So while I like to see interiors, no, I don't think they're required to produce a good game, and they might be a detriment if you don't want to do them.
 

Pine Towers

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If with a good artist, there's always the possibility of using Show Picture to show the inside of the shop as an image instead of a map (as seen in Baten Kaitos shop system).
 

Wavelength

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I did this to save time to meet a contest deadline once, and when the judge played it he loved that the shop screen came up as soon as he entered a building (rather than needing to load and then traverse the interior)! I was kind of surprised.

I can't think of a ton of RPG I've played that do this - Chantelise and Persona 3/4 are the ones that come immediately to mind - and honestly I feel like I'm missing very little in those games by way of not having shop interiors. I would definitely recommend allowing for some shopkeeper dialogue, but yeah, this seems like a really acceptable dev shortcut since it also saves a bit of the player's time.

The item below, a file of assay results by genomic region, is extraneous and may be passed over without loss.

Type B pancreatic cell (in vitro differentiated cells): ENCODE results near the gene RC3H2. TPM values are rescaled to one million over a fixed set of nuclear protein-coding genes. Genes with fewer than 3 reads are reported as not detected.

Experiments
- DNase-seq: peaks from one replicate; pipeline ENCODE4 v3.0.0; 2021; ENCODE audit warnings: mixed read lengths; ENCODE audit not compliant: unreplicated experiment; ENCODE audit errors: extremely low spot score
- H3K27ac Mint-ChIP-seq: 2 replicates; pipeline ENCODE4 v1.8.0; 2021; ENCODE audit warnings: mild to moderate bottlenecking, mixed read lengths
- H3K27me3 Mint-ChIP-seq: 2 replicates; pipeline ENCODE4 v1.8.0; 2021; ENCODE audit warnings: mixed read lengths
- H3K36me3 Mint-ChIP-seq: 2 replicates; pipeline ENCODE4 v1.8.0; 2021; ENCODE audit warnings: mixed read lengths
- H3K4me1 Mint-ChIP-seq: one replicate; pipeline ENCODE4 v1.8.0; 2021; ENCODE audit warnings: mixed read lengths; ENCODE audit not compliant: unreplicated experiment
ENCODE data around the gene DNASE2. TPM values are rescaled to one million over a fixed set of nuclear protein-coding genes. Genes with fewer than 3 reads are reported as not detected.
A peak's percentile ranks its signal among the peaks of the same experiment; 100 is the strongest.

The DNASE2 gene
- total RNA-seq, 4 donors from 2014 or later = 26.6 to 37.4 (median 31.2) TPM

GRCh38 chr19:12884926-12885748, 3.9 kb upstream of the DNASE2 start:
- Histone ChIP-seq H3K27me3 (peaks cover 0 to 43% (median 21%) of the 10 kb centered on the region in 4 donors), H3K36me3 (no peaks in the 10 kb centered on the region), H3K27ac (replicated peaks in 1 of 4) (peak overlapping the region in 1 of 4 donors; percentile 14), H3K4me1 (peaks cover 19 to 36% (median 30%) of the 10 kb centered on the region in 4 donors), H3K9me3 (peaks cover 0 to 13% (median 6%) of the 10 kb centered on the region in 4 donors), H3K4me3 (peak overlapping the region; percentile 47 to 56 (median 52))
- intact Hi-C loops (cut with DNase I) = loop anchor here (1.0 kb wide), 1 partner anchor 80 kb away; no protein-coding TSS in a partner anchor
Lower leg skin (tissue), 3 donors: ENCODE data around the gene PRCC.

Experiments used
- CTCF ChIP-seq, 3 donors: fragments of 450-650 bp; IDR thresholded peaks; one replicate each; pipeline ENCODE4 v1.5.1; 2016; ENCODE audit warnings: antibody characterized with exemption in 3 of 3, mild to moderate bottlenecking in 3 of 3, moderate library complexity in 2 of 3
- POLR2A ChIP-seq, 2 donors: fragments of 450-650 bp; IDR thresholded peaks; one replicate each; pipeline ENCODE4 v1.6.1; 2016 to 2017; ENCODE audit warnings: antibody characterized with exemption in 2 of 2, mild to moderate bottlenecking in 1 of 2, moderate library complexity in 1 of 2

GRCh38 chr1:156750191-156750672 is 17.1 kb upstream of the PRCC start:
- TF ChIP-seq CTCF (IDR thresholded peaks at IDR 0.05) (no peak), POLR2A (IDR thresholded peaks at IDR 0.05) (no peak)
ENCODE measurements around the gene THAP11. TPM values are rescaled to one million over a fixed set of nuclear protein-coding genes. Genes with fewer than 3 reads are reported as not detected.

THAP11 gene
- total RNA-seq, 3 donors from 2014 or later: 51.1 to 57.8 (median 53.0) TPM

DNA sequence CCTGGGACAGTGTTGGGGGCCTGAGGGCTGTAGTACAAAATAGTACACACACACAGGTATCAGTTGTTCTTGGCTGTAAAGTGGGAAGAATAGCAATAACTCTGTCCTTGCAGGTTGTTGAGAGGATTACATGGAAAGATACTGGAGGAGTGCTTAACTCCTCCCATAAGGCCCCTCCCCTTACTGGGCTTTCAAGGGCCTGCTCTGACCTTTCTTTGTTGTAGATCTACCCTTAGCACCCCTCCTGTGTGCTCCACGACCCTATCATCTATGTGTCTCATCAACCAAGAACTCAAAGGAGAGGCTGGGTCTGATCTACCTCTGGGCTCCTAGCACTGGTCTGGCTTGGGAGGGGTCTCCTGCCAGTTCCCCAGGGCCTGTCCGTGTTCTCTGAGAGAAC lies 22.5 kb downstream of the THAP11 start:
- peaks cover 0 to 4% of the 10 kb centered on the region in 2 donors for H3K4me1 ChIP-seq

As far as also abstracting houses, I've never seen that done! I suppose I wouldn't have a major problem with it if you used a similar approach to shops ("entering" the house immediately gives you dialogue and any quests or other gameplay mechanics that you'd find there, and there's no actual interior). But I don't like when all the NPCs are outside and all the homes are just decoration (can't be interacted with at all, or say "it's locked") - this makes towns feel less "living" and less immersive.
 

Arithmetician

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Interesting discussion... it's true that Bravely Default and Persona does it that way, and map-making is quite time consuming. Maybe I'll use this in my game. I already have a shop accessed through a menu for the Merchant class, so why not make other shops menu-based?